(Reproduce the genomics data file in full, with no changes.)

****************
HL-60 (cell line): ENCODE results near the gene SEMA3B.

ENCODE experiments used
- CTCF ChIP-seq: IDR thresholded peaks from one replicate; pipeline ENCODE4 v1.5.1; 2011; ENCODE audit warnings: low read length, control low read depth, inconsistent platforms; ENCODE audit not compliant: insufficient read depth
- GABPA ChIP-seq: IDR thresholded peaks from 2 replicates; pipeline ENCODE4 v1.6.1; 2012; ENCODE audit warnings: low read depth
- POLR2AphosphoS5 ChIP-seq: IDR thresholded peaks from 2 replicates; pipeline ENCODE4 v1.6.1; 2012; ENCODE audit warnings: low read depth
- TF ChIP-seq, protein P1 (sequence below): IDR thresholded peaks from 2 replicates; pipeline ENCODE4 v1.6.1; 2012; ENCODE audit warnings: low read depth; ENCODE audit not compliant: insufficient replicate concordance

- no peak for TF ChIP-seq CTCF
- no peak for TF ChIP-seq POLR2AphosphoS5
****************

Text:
HL-60 (cell line): ENCODE results near the gene SEMA3B.

ENCODE experiments used
- CTCF ChIP-seq: IDR thresholded peaks from one replicate; pipeline ENCODE4 v1.5.1; 2011; ENCODE audit warnings: low read length, control low read depth, inconsistent platforms; ENCODE audit not compliant: insufficient read depth
- GABPA ChIP-seq: IDR thresholded peaks from 2 replicates; pipeline ENCODE4 v1.6.1; 2012; ENCODE audit warnings: low read depth
- POLR2AphosphoS5 ChIP-seq: IDR thresholded peaks from 2 replicates; pipeline ENCODE4 v1.6.1; 2012; ENCODE audit warnings: low read depth
- TF ChIP-seq, protein P1 (sequence below): IDR thresholded peaks from 2 replicates; pipeline ENCODE4 v1.6.1; 2012; ENCODE audit warnings: low read depth; ENCODE audit not compliant: insufficient replicate concordance

- no peak for TF ChIP-seq CTCF
- no peak for TF ChIP-seq POLR2AphosphoS5